What are you looking for? What are you thirsting for? The five loaves and two fish were not the Eucharist. They merely represented the manna in the desert. Hunger returns after eating that bread. But to work for the Bread of Life requires us to come to Jesus and believe in him. Jesus is about to turn everything upside down by giving his very flesh to eat and blood to drink as real food. But first he must suffer and die.

If you are feeling like something is missing in your life, could it be a lack the Bread of life? A week without Eucharist is a truly bad week for me. How about you?  “When you eat my body and you drink my blood, I will live in you and you will live in my love.”  We are one Body, one Body in Christ.

I wrote this poem when I was in front of the tabernacle hungering for my invitation to join the seminary.

Fragments

I must be crazed

The center of my life

Fragments

Broken

Spilt on parched ground

Desperate for pieces of hope, of love

 

Plain – bland – and somewhat tasteless

bitter…sweet

No pomp, no grandiose

Simple bread

Sinful hands – holy hands

grapes of wrath – grapes of life

crushed – love

 

I must be crazed

My life centered;

Broken Bread, poured out wine

and now

I

Am

Fragmented.

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He was amazed at their lack of faith!

 

Gospel: Mark 6:1-6 ~ Jesus departed from there and came to his native place, accompanied by his disciples. When the Sabbath came he began to teach in the synagogue, and many who heard him were astonished. They said, “Where did this man get all this?” Jesus said to them, “A prophet is not without honor except in his native place and among his own kin and in his own house.” So he was not able to perform any mighty deed there, apart from curing a few sick people by laying his hands on them. He was amazed at their lack of faith. 

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Jesus in some ways enjoyed his process/journey in life. He expected rejection. He would transform this rejection into life.

Often we feel rejection when our dreams do not come to fruition.

A friend fantasized about being a musician—a rock star, a phenomenal guitar player. He imagined being on stage, playing to screams of the crowd, people absolutely loosing their minds to his sweet finger-noodling glory. This fantasy kept him occupied for hours on end. It wasn’t about “if”, but “when”. It was all planned out: first he would have to bide his time, second he would finish school—making extra cash for guitar. Third he would make time to practice. Then… nothing.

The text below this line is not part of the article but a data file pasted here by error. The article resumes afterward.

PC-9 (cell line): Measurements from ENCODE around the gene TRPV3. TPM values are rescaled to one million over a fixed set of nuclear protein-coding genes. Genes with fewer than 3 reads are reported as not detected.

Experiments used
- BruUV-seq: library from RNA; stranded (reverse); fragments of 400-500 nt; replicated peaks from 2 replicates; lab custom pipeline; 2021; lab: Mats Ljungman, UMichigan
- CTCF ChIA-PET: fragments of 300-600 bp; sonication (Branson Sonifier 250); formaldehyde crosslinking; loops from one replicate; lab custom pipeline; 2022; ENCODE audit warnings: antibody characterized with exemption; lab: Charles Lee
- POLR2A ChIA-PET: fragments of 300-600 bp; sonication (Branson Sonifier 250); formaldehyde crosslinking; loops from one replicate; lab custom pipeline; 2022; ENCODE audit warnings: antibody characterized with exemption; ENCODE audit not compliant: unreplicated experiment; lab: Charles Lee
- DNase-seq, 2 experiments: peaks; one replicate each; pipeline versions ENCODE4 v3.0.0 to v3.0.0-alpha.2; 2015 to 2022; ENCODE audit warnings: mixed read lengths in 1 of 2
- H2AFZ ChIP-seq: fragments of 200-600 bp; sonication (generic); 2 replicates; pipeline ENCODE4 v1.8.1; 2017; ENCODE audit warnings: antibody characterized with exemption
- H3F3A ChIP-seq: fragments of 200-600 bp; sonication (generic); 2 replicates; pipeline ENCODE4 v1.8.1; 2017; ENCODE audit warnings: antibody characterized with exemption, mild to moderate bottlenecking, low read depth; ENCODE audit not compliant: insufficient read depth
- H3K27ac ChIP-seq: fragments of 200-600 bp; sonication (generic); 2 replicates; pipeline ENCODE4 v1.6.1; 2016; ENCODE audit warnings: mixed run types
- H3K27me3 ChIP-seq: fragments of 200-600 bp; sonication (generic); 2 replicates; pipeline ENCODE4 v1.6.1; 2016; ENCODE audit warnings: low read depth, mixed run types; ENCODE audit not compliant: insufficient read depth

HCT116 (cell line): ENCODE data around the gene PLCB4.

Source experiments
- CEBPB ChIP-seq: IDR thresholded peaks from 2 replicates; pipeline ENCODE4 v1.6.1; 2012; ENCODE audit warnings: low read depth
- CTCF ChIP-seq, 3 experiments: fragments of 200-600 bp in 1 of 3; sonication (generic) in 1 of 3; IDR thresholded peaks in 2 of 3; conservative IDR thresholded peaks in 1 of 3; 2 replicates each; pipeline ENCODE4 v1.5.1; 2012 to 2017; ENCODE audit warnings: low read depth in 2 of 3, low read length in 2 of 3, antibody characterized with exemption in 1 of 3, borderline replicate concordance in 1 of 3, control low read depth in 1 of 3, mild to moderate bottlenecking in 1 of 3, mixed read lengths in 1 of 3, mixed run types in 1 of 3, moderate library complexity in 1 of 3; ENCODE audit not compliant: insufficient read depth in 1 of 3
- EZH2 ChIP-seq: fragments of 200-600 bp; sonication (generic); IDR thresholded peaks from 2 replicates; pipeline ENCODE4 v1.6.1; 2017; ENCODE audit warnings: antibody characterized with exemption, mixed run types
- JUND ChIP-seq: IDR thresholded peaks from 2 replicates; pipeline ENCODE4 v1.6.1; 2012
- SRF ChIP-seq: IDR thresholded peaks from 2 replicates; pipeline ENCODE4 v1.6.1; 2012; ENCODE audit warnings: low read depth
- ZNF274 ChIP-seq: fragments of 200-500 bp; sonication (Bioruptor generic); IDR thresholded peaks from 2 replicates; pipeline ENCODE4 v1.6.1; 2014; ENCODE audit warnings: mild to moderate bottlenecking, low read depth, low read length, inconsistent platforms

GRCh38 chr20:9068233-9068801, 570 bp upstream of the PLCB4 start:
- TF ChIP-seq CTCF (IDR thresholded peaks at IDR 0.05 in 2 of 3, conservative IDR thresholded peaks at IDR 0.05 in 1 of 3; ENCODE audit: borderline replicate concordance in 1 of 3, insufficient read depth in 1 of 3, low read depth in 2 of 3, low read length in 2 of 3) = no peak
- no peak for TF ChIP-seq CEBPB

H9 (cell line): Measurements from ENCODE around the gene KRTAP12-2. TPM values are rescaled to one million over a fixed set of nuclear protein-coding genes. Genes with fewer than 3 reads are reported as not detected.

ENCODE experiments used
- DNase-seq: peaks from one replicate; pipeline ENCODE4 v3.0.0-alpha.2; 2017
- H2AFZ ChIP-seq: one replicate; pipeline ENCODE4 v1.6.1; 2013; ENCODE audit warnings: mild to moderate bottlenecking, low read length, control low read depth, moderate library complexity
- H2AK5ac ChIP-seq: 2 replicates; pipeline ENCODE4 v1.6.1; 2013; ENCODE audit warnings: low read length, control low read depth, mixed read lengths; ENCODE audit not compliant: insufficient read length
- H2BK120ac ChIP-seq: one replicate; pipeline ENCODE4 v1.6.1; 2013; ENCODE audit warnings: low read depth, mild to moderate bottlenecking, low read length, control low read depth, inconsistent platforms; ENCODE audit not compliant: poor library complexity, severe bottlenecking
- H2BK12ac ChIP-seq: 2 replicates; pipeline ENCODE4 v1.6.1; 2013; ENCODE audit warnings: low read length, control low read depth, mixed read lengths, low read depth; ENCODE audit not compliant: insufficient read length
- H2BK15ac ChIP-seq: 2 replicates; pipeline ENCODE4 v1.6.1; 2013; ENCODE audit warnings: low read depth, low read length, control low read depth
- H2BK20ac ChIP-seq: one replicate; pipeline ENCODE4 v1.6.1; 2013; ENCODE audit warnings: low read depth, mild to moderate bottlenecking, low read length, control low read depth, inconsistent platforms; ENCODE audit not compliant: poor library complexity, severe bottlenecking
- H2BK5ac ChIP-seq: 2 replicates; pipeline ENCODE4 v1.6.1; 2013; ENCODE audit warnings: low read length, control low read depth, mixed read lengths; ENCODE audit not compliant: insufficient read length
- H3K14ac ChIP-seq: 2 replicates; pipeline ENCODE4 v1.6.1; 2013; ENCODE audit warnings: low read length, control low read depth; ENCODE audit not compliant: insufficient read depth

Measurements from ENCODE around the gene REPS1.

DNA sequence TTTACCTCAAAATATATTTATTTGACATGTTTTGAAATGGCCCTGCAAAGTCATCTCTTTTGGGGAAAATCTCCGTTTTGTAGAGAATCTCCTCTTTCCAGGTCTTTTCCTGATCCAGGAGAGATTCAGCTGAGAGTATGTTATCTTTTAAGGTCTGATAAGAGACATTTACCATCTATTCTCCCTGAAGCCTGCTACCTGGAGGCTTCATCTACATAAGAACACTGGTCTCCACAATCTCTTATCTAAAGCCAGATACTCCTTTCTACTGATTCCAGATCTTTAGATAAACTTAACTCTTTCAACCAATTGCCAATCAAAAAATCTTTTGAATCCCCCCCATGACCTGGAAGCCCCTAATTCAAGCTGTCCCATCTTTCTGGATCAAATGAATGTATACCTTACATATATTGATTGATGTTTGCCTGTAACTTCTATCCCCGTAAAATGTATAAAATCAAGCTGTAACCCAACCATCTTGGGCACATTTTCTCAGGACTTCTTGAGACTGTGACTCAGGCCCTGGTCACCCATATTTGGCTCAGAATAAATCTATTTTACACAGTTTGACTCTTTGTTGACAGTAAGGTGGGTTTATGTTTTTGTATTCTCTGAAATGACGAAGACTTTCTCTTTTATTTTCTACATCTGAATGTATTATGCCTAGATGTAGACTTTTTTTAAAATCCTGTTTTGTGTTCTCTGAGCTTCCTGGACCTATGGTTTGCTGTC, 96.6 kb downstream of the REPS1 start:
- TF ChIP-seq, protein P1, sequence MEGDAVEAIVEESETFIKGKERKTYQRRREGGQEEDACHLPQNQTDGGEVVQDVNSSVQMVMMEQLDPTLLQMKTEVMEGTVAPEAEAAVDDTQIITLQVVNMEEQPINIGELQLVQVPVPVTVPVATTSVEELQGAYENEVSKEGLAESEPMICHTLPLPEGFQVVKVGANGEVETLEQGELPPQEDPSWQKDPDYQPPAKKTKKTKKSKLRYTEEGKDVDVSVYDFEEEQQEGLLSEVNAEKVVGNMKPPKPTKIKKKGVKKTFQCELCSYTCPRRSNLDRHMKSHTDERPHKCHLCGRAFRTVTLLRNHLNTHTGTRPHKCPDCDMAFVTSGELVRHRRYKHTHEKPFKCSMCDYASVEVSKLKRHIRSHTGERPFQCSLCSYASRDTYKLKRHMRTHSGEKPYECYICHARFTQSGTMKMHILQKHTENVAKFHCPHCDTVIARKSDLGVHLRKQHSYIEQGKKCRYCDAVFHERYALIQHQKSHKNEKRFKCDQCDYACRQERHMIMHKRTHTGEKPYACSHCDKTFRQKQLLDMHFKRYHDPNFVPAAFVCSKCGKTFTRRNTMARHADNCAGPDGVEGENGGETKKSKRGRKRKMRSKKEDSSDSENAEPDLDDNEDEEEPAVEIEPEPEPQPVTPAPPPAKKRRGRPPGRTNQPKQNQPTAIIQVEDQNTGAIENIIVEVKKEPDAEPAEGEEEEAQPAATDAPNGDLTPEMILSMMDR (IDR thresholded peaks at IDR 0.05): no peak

Despite fantasizing half of his life, the reality didn’t come to fruition.  And it took him a long time to finally figure it out.  He didn’t actually want it.

My friend was in love with result—the image on stage, people cheering wildly, him rocking out, and pouring his heart into what he was playing… but he wasn’t in love with the process.

He failed. Actually, he didn’t even try enough to fail at it. He hardly tried at all. He never went through the daily drudgery of daily practice, logistics of finding a group and rehearsing, the pain of finding gigs and actually getting people to show up and give a hoot. He didn’t go through broken strings, the blown tube amp, hauling 40 pounds of gear to and from rehearsals with no car.

It is a mountain of a dream and a mile high climb to the top. My friend realized after a long time he didn’t like to climb much. He just liked to imagine the summit. It is like wanting to be a Marine, a teacher, or making the golf team without sweat or fear of being cut.